The world's most famous curmudgeon, William Claude Dukenfield (1880-1946), a.k.a. W. C. Fields, was a master comic with an unforgettable screen presence who slyly tossed witty lines under his breath. He said what others were afraid to say.
"I have spent a lot of time searching through the Bible for loopholes," he confessed.
Born in Philadelphia, at age nine the colorful Fields practiced hard and believed he could become the world's greatest juggler. His skill led him to join the circus then vaudeville where he became the star of the Ziegfeld Follies (1915-1921). From there he starred in many of the classic early motion picture comedies.
"A rich man is nothing but a poor man with money," observed Fields.
With large nose and grouchy voice, the alcohol-guzzling, cigar-chomping Fields picked on everything--men, women, children (he likes 'em "fried and well done" or "go way kid, you bother me"), and animals.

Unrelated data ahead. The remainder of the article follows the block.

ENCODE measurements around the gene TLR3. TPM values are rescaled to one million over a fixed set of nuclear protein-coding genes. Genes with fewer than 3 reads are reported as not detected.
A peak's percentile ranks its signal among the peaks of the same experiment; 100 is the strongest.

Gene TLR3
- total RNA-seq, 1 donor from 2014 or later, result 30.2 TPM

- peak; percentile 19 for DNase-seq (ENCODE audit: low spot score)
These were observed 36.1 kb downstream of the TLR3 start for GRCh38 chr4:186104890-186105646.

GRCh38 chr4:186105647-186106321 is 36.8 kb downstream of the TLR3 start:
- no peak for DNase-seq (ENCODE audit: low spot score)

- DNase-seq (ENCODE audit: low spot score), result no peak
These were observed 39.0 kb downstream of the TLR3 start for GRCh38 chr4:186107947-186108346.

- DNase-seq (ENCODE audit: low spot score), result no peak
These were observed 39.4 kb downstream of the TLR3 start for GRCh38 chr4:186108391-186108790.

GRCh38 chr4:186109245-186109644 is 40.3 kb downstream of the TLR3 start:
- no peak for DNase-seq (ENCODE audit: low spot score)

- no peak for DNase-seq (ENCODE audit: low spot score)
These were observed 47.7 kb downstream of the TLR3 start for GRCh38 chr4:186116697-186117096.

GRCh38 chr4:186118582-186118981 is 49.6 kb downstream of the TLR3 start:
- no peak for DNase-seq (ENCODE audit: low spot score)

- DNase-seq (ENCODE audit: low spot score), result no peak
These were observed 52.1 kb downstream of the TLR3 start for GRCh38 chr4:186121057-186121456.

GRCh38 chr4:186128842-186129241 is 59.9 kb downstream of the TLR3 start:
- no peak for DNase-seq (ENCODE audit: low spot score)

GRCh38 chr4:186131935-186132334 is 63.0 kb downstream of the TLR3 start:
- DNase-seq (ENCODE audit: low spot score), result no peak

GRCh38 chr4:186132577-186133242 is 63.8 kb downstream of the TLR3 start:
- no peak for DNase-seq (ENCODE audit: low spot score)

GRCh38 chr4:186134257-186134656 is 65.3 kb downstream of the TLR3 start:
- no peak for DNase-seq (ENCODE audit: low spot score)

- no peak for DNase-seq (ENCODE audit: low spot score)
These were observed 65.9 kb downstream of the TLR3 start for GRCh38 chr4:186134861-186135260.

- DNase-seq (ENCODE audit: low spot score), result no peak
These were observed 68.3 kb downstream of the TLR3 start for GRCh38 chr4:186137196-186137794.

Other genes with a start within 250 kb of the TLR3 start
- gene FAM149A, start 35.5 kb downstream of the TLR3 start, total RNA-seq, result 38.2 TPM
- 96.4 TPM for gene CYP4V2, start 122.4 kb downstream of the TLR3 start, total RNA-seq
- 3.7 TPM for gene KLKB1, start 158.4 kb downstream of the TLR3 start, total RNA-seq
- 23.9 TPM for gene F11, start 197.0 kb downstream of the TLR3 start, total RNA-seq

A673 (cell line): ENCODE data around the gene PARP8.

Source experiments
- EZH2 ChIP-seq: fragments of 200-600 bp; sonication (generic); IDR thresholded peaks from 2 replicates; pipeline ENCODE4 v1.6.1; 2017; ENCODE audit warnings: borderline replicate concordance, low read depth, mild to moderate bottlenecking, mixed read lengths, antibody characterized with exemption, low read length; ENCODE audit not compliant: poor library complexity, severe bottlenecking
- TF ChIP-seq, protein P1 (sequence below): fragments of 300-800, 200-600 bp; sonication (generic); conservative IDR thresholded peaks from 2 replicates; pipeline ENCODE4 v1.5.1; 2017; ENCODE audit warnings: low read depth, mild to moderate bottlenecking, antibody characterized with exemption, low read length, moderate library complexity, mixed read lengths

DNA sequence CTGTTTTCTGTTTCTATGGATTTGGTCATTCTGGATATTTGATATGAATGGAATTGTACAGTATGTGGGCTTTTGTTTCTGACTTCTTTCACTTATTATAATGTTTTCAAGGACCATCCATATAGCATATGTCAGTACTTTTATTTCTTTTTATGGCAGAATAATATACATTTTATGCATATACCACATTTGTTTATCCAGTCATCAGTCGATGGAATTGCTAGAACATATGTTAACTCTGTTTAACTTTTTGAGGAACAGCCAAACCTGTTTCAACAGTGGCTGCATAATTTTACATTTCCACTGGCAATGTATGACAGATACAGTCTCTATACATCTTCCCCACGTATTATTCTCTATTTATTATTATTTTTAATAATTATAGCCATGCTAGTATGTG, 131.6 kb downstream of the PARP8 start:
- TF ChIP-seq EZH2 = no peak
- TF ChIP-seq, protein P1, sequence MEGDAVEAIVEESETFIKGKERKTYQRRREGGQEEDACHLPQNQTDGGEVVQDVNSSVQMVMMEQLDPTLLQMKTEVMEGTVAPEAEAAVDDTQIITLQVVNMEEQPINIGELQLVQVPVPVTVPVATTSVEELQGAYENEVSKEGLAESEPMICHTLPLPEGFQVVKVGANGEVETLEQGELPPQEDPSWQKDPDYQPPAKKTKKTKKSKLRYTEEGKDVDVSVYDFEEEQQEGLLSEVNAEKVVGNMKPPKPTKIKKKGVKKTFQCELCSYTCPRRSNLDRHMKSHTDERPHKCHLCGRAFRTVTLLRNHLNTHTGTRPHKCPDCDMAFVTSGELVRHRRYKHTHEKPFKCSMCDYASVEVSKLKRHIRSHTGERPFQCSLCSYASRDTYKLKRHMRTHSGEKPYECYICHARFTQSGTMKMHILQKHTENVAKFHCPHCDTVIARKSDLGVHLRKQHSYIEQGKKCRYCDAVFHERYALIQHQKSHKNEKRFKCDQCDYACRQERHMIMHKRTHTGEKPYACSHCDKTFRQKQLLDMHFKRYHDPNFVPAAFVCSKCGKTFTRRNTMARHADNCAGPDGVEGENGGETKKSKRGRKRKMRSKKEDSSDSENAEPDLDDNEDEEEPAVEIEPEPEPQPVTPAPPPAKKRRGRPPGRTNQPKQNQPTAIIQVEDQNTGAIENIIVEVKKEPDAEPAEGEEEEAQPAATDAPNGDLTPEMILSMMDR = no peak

"No doubt exists that all women are crazy; it's only a question of degree," he said. "Thou shalt not covet thy neighbor's wife unless she's a beauty."
The often-imitated legend was a published cartoonist and wrote the screenplays for many of his movies. "No one likes the fellow who is all rogue, but we'll forgive him almost anything if there is warmth and human sympathy underneath his rogueries," said Fields who with typical pompous humor called himself "the Great Man."
Go ahead: Smile.